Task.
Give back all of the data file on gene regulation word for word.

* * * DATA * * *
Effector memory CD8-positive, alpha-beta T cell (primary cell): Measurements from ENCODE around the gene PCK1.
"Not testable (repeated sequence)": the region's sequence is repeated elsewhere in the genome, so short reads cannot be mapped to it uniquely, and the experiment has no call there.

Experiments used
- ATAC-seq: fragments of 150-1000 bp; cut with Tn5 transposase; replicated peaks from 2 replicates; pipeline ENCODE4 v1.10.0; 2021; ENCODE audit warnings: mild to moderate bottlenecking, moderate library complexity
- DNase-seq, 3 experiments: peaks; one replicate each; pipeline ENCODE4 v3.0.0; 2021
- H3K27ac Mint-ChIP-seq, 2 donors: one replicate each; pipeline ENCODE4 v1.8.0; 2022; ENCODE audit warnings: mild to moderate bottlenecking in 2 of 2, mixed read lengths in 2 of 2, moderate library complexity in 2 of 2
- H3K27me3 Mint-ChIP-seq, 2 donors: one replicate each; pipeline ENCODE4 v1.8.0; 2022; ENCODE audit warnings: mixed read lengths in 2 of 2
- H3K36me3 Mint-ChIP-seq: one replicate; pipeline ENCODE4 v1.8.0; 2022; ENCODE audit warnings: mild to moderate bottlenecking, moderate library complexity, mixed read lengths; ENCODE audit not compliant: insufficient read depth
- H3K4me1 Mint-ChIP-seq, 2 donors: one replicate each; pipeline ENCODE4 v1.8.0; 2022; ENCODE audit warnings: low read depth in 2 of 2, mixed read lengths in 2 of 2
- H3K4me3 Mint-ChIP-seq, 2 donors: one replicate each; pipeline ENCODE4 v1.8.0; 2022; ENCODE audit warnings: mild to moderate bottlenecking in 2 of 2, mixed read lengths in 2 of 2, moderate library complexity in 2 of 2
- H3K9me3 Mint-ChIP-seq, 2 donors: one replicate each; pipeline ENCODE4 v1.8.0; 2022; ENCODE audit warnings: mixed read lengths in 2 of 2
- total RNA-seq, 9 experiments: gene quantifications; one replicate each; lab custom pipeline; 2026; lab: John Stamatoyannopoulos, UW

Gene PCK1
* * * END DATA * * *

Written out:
Effector memory CD8-positive, alpha-beta T cell (primary cell): Measurements from ENCODE around the gene PCK1.
"Not testable (repeated sequence)": the region's sequence is repeated elsewhere in the genome, so short reads cannot be mapped to it uniquely, and the experiment has no call there.

Experiments used
- ATAC-seq: fragments of 150-1000 bp; cut with Tn5 transposase; replicated peaks from 2 replicates; pipeline ENCODE4 v1.10.0; 2021; ENCODE audit warnings: mild to moderate bottlenecking, moderate library complexity
- DNase-seq, 3 experiments: peaks; one replicate each; pipeline ENCODE4 v3.0.0; 2021
- H3K27ac Mint-ChIP-seq, 2 donors: one replicate each; pipeline ENCODE4 v1.8.0; 2022; ENCODE audit warnings: mild to moderate bottlenecking in 2 of 2, mixed read lengths in 2 of 2, moderate library complexity in 2 of 2
- H3K27me3 Mint-ChIP-seq, 2 donors: one replicate each; pipeline ENCODE4 v1.8.0; 2022; ENCODE audit warnings: mixed read lengths in 2 of 2
- H3K36me3 Mint-ChIP-seq: one replicate; pipeline ENCODE4 v1.8.0; 2022; ENCODE audit warnings: mild to moderate bottlenecking, moderate library complexity, mixed read lengths; ENCODE audit not compliant: insufficient read depth
- H3K4me1 Mint-ChIP-seq, 2 donors: one replicate each; pipeline ENCODE4 v1.8.0; 2022; ENCODE audit warnings: low read depth in 2 of 2, mixed read lengths in 2 of 2
- H3K4me3 Mint-ChIP-seq, 2 donors: one replicate each; pipeline ENCODE4 v1.8.0; 2022; ENCODE audit warnings: mild to moderate bottlenecking in 2 of 2, mixed read lengths in 2 of 2, moderate library complexity in 2 of 2
- H3K9me3 Mint-ChIP-seq, 2 donors: one replicate each; pipeline ENCODE4 v1.8.0; 2022; ENCODE audit warnings: mixed read lengths in 2 of 2
- total RNA-seq, 9 experiments: gene quantifications; one replicate each; lab custom pipeline; 2026; lab: John Stamatoyannopoulos, UW

Gene PCK1